Our aim is to work together to provide a high level of professional care in a safe and friendly environment. All of our physiotherapists are committed to continuing education and strive to remain up to date with evidence based best practice. This means you can expect excellence in service when it comes to assessment, diagnosis, treatment, and education regarding the condition being treated and self-management strategies.
Physical Agents Physiotherapists Use
Skilled observation and movement analysis, including the use of video analysis, is used to identify abnormal movement patterns and identify weak muscles or stiff joints contributing to the altered movement.
For example a stiff painful hip joint due to arthritis or bursitis will cause movement away from the side of pain and gradual weakening of the muscles around the affected hip and thigh and overuse of muscles on the other side. A joint that is too flexible becomes unstable under too much load and protective movement patterns are adopted.
During movement analysis your physiotherapist can identify exactly which joints are stiff and which muscles are tight and weak as well as those that are overused. Once identified, techniques such as mobilisation of stiff joints and surrounding soft tissues, graduated strengthening of weak muscles, appropriate stretching and re-education of a more normal movement pattern can be initiated.
Common areas that we treat include shoulder rotator cuff injuries or degenerative changes, jaw pain, knee pain due to abnormal tracking of the knee cap or abnormal loading of the patellar tendon, tennis and golfer’s elbow, headaches due to poor posture and overuse of the muscles that elevate the shoulder, pain at the lateral aspect of the hip and thigh due to a bursitis or tendinopathy, pain and swelling of the Achilles tendon, pain swelling and altered movement due to osteoarthritis of the hip or knee.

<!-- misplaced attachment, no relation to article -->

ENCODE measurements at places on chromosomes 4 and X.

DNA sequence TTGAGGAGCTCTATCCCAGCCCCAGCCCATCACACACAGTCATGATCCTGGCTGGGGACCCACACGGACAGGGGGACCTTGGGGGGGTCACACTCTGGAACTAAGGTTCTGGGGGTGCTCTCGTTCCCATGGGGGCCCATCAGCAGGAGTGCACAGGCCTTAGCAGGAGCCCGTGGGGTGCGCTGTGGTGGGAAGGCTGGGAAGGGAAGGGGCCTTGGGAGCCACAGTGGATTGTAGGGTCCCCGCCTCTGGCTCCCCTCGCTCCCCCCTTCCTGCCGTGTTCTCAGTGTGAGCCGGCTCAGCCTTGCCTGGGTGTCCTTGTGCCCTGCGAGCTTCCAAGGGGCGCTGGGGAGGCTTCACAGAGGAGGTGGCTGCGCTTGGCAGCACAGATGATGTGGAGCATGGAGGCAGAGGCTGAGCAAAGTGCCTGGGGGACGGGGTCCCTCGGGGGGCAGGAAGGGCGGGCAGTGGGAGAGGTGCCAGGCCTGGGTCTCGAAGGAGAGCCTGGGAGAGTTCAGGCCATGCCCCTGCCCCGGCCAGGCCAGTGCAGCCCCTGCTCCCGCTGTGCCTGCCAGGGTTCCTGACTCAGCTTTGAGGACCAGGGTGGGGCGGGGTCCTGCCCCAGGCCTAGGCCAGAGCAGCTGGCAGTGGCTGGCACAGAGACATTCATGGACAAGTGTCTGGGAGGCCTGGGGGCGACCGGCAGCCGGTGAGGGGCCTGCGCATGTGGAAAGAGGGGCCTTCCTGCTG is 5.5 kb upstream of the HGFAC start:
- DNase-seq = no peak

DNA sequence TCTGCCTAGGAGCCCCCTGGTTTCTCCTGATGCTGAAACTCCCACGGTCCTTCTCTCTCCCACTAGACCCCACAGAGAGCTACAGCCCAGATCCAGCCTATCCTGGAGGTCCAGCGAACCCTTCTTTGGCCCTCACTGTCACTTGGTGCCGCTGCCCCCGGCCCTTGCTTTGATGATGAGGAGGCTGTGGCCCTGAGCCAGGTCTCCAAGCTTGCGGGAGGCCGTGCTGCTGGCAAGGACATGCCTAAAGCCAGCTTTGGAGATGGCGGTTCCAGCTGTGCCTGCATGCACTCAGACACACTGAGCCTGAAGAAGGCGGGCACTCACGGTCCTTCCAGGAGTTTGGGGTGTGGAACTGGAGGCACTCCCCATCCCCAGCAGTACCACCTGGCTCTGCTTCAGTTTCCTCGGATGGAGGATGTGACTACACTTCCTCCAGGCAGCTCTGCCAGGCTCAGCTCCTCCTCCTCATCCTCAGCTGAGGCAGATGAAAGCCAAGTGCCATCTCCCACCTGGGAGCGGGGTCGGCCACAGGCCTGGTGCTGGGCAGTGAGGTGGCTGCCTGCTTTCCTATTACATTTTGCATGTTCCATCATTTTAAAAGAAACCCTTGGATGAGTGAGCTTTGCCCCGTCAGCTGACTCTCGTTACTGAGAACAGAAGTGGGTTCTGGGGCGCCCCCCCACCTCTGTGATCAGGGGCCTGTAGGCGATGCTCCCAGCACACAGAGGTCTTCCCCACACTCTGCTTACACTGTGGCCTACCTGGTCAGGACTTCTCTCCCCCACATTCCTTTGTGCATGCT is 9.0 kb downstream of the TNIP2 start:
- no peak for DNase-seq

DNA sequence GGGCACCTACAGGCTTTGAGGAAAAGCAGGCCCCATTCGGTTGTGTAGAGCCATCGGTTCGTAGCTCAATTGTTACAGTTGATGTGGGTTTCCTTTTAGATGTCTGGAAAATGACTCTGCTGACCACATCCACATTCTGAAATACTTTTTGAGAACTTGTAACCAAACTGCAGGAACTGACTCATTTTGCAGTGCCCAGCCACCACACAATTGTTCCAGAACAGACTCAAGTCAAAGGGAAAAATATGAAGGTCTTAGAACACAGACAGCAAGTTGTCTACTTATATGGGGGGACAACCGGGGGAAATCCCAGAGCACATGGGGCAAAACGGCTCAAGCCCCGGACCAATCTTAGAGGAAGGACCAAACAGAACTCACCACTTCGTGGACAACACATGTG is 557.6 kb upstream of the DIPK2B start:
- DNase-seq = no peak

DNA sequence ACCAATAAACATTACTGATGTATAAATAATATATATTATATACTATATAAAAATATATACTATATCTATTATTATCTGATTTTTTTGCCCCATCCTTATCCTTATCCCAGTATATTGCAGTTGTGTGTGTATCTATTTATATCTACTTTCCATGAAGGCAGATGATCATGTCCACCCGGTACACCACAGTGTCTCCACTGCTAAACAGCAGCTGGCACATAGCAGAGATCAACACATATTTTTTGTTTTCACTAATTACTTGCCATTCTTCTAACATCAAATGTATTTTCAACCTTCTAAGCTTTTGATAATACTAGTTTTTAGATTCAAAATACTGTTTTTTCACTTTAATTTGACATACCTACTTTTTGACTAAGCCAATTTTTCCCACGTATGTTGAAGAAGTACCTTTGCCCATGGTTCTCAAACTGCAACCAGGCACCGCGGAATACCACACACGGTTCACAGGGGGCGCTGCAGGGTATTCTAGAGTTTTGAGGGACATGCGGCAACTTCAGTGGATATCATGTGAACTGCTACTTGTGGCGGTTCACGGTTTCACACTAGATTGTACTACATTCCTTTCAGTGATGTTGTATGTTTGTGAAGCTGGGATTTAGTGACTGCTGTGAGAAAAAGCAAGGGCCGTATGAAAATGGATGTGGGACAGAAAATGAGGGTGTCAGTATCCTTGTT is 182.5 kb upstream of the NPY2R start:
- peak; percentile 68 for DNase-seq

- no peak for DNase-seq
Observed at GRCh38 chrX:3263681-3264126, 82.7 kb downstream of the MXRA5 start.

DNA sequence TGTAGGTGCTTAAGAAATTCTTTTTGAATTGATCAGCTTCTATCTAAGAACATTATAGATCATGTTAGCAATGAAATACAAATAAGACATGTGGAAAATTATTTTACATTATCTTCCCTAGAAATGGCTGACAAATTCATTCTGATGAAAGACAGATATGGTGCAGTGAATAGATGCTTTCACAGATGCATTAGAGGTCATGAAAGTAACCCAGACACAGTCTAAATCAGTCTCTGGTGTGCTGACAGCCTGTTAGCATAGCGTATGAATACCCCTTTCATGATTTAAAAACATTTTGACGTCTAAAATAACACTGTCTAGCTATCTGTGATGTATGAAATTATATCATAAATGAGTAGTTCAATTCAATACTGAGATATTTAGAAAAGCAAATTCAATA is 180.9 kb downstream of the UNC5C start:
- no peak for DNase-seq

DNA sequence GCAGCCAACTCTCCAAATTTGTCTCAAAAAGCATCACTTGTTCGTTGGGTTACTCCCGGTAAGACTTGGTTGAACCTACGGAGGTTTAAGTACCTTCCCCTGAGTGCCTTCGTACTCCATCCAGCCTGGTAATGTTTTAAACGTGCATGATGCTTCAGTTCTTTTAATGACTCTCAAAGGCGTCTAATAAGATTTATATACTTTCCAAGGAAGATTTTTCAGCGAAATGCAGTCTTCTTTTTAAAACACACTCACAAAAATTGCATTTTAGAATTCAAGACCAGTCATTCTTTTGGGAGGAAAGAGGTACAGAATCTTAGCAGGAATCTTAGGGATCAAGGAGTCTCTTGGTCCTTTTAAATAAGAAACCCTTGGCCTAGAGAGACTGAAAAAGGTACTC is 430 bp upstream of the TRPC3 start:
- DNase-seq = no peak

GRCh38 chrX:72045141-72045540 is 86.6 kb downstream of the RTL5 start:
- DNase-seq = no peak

This is a service we provide for those about to embark on an exercise regimen or new sport but are concerned that they may need to identify areas of risk that could result in injury.
Some athletes also like to have a full screening at the beginning of a new season especially if they have not been as active during the ‘off season’.
Through a comprehensive musculoskeletal assessment the likelihood of injury can be reduced considerably if potential imbalances in muscle strength and flexibility are identified.
Other bio-mechanical factors, which may affect performance such as joint range, stability or hyper-mobility – especially of those joints most likely used in your sport or activity, can also be assessed with advice given on how to address any possible risks factors and so be better prepared.
The function of ultrasound varies according to the frequency of the sound waves. At hawker Place Physiotherapy we use diagnostic ultrasound to observe, assess the function of, and rehabilitate certain muscle groups such as the deep abdominal and pelvic floor muscles.
Ultrasound at a higher frequency can also be used to stimulate cellular activity and promote healing as well as relax very tight and tender muscles.
Stretching is aimed at increasing flexibility of muscles and joint range of motion (ROM) following a period of inactivity or rest after an injury or surgery, contracture after a burn, or built up tightness due to prolonged overuse of a muscle or groups of muscles.
It is the muscles of the body that control movement of a joint and stretching is the process of placing particular parts of the body into a position that will lengthen, or elongate the muscles and associated soft tissues. Upon undertaking a regular stretching program a number of changes begin to occur within the body and specifically within the muscles themselves such as an increase in the length of muscle cells.